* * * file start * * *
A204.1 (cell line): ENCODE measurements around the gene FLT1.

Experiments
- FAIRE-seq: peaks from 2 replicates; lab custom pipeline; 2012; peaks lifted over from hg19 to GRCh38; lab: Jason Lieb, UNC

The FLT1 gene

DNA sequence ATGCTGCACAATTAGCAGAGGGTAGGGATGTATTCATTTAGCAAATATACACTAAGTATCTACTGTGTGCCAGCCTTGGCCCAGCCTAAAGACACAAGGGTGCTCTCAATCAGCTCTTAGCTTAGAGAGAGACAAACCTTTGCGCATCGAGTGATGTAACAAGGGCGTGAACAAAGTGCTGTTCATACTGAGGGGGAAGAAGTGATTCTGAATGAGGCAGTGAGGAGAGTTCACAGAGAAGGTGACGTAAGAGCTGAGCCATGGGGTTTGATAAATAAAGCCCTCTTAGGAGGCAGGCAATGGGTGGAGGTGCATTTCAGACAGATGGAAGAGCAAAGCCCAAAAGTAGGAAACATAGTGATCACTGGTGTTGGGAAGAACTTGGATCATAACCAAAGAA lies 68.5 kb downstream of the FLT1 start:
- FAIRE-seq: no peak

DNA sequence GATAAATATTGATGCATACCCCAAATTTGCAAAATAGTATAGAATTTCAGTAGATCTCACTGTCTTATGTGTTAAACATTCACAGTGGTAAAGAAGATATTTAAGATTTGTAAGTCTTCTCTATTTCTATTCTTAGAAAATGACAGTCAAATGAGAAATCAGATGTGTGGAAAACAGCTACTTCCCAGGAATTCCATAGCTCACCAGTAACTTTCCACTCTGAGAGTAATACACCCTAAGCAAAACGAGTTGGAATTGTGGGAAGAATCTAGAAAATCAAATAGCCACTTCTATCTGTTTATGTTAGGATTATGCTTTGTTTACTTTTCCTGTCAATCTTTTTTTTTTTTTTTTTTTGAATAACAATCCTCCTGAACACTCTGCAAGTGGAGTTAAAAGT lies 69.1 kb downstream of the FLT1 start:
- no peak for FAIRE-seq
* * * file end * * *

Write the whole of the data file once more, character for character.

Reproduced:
A204.1 (cell line): ENCODE measurements around the gene FLT1.

Experiments
- FAIRE-seq: peaks from 2 replicates; lab custom pipeline; 2012; peaks lifted over from hg19 to GRCh38; lab: Jason Lieb, UNC

The FLT1 gene

DNA sequence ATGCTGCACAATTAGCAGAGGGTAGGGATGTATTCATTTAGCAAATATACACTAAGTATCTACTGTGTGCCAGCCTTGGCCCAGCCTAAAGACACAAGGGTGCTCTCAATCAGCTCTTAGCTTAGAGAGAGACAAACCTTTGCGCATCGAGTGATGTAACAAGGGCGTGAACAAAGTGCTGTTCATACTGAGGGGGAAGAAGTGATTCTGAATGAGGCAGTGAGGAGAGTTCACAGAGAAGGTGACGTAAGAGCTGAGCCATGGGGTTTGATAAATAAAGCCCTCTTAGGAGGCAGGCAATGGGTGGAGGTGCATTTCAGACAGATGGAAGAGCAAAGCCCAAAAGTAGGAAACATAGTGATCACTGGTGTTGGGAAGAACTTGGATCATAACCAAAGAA lies 68.5 kb downstream of the FLT1 start:
- FAIRE-seq: no peak

DNA sequence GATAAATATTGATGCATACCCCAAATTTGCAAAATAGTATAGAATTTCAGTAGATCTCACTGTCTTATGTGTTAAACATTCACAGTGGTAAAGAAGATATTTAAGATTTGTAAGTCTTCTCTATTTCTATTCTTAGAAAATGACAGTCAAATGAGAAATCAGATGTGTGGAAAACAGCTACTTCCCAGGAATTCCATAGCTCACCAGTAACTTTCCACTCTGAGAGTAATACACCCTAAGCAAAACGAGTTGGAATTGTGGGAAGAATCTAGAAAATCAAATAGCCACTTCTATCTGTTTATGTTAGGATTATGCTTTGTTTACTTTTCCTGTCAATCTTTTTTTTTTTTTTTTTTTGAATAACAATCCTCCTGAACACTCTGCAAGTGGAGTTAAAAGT lies 69.1 kb downstream of the FLT1 start:
- no peak for FAIRE-seq